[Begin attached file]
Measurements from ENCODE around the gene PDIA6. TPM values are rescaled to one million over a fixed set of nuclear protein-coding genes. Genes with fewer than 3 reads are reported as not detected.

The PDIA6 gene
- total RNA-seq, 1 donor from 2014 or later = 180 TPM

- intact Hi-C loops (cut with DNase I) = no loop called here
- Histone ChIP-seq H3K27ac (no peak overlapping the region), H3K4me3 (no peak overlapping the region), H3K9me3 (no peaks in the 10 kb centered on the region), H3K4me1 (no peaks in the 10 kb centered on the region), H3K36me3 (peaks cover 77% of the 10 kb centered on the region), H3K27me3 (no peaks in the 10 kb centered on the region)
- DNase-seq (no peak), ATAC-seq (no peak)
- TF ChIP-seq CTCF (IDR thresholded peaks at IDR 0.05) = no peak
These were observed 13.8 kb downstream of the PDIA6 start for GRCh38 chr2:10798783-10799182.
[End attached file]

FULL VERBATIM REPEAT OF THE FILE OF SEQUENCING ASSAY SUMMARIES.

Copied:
Measurements from ENCODE around the gene PDIA6. TPM values are rescaled to one million over a fixed set of nuclear protein-coding genes. Genes with fewer than 3 reads are reported as not detected.

The PDIA6 gene
- total RNA-seq, 1 donor from 2014 or later = 180 TPM

- intact Hi-C loops (cut with DNase I) = no loop called here
- Histone ChIP-seq H3K27ac (no peak overlapping the region), H3K4me3 (no peak overlapping the region), H3K9me3 (no peaks in the 10 kb centered on the region), H3K4me1 (no peaks in the 10 kb centered on the region), H3K36me3 (peaks cover 77% of the 10 kb centered on the region), H3K27me3 (no peaks in the 10 kb centered on the region)
- DNase-seq (no peak), ATAC-seq (no peak)
- TF ChIP-seq CTCF (IDR thresholded peaks at IDR 0.05) = no peak
These were observed 13.8 kb downstream of the PDIA6 start for GRCh38 chr2:10798783-10799182.